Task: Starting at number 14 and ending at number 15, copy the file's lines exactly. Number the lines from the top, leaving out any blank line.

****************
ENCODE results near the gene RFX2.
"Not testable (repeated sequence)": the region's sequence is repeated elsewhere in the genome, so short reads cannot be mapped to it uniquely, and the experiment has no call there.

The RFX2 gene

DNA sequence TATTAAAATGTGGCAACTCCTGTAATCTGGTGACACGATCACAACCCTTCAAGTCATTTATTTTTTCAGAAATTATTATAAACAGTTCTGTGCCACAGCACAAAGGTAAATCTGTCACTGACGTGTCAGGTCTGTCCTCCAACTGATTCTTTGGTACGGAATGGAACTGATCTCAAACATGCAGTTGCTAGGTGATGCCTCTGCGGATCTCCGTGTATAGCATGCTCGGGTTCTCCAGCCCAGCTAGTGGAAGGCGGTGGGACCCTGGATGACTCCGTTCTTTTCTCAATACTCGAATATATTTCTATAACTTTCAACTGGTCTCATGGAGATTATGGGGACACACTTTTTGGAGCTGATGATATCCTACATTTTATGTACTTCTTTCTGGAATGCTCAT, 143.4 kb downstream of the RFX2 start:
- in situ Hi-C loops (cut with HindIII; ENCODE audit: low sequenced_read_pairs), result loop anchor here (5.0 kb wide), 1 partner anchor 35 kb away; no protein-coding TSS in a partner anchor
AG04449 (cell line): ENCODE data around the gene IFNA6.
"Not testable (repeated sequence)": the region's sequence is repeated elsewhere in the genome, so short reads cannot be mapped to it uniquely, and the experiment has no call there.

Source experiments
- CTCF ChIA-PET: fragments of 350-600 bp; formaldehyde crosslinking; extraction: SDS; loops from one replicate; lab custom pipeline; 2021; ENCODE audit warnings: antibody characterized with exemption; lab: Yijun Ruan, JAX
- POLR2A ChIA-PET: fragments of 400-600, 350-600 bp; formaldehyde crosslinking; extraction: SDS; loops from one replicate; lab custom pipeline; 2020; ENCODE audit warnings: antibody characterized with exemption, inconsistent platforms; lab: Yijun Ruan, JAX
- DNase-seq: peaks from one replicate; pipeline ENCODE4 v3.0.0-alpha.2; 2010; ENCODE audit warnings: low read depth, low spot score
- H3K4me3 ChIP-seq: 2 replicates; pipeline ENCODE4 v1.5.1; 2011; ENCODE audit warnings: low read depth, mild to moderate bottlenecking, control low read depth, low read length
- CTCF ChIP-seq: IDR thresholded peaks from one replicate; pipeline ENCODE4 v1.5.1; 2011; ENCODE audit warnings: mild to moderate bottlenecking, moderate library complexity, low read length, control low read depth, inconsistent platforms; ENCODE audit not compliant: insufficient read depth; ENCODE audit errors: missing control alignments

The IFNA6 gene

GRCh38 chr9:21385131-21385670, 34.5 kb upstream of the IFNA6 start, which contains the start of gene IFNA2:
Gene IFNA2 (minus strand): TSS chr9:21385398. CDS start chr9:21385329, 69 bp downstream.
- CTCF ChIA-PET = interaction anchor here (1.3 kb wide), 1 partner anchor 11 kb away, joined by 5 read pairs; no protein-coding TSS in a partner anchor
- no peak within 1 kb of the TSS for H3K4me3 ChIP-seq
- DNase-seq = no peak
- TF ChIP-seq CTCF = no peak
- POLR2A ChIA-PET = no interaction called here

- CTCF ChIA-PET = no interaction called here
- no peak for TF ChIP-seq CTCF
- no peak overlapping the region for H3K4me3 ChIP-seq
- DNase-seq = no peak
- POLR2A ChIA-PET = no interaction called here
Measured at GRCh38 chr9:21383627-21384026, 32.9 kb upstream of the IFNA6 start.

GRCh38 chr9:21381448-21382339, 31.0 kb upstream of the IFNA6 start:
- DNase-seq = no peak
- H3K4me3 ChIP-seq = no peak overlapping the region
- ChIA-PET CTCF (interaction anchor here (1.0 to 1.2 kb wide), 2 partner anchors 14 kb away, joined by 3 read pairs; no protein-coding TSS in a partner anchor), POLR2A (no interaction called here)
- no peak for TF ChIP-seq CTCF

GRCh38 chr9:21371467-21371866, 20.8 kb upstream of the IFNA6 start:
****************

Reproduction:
The IFNA6 gene

GRCh38 chr9:21385131-21385670, 34.5 kb upstream of the IFNA6 start, which contains the start of gene IFNA2: